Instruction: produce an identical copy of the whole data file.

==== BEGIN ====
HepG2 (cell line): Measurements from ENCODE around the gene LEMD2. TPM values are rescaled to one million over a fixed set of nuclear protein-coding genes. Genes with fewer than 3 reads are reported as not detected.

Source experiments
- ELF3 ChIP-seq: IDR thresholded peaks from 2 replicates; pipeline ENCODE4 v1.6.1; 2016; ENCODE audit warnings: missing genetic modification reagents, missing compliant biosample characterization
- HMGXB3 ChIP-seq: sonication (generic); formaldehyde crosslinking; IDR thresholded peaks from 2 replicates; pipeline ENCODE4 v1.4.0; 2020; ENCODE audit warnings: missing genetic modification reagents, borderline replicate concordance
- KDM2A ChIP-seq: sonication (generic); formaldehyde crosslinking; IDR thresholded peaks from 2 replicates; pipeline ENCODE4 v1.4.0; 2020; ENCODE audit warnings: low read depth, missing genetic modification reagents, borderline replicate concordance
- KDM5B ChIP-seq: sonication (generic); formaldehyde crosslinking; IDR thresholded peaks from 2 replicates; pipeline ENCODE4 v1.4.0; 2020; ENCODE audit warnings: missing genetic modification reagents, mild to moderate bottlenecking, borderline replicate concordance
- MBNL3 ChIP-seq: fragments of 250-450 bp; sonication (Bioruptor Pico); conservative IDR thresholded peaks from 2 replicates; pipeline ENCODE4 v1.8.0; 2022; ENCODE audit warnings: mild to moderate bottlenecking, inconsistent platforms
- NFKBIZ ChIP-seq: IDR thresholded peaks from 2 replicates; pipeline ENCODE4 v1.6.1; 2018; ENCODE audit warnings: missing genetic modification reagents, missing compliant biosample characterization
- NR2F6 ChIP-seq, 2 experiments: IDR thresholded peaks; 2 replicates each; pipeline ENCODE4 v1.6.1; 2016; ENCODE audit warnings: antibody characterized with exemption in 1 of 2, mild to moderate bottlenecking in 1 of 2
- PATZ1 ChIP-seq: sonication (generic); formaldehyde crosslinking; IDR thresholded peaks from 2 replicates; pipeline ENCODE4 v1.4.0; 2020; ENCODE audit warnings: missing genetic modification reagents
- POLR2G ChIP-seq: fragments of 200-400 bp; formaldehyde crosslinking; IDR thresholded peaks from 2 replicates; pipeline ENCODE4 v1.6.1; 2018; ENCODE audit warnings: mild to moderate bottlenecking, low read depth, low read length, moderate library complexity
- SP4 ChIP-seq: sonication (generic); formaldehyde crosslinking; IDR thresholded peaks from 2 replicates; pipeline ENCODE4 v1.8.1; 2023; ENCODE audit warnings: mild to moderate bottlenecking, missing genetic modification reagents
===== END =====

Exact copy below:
HepG2 (cell line): Measurements from ENCODE around the gene LEMD2. TPM values are rescaled to one million over a fixed set of nuclear protein-coding genes. Genes with fewer than 3 reads are reported as not detected.

Source experiments
- ELF3 ChIP-seq: IDR thresholded peaks from 2 replicates; pipeline ENCODE4 v1.6.1; 2016; ENCODE audit warnings: missing genetic modification reagents, missing compliant biosample characterization
- HMGXB3 ChIP-seq: sonication (generic); formaldehyde crosslinking; IDR thresholded peaks from 2 replicates; pipeline ENCODE4 v1.4.0; 2020; ENCODE audit warnings: missing genetic modification reagents, borderline replicate concordance
- KDM2A ChIP-seq: sonication (generic); formaldehyde crosslinking; IDR thresholded peaks from 2 replicates; pipeline ENCODE4 v1.4.0; 2020; ENCODE audit warnings: low read depth, missing genetic modification reagents, borderline replicate concordance
- KDM5B ChIP-seq: sonication (generic); formaldehyde crosslinking; IDR thresholded peaks from 2 replicates; pipeline ENCODE4 v1.4.0; 2020; ENCODE audit warnings: missing genetic modification reagents, mild to moderate bottlenecking, borderline replicate concordance
- MBNL3 ChIP-seq: fragments of 250-450 bp; sonication (Bioruptor Pico); conservative IDR thresholded peaks from 2 replicates; pipeline ENCODE4 v1.8.0; 2022; ENCODE audit warnings: mild to moderate bottlenecking, inconsistent platforms
- NFKBIZ ChIP-seq: IDR thresholded peaks from 2 replicates; pipeline ENCODE4 v1.6.1; 2018; ENCODE audit warnings: missing genetic modification reagents, missing compliant biosample characterization
- NR2F6 ChIP-seq, 2 experiments: IDR thresholded peaks; 2 replicates each; pipeline ENCODE4 v1.6.1; 2016; ENCODE audit warnings: antibody characterized with exemption in 1 of 2, mild to moderate bottlenecking in 1 of 2
- PATZ1 ChIP-seq: sonication (generic); formaldehyde crosslinking; IDR thresholded peaks from 2 replicates; pipeline ENCODE4 v1.4.0; 2020; ENCODE audit warnings: missing genetic modification reagents
- POLR2G ChIP-seq: fragments of 200-400 bp; formaldehyde crosslinking; IDR thresholded peaks from 2 replicates; pipeline ENCODE4 v1.6.1; 2018; ENCODE audit warnings: mild to moderate bottlenecking, low read depth, low read length, moderate library complexity
- SP4 ChIP-seq: sonication (generic); formaldehyde crosslinking; IDR thresholded peaks from 2 replicates; pipeline ENCODE4 v1.8.1; 2023; ENCODE audit warnings: mild to moderate bottlenecking, missing genetic modification reagents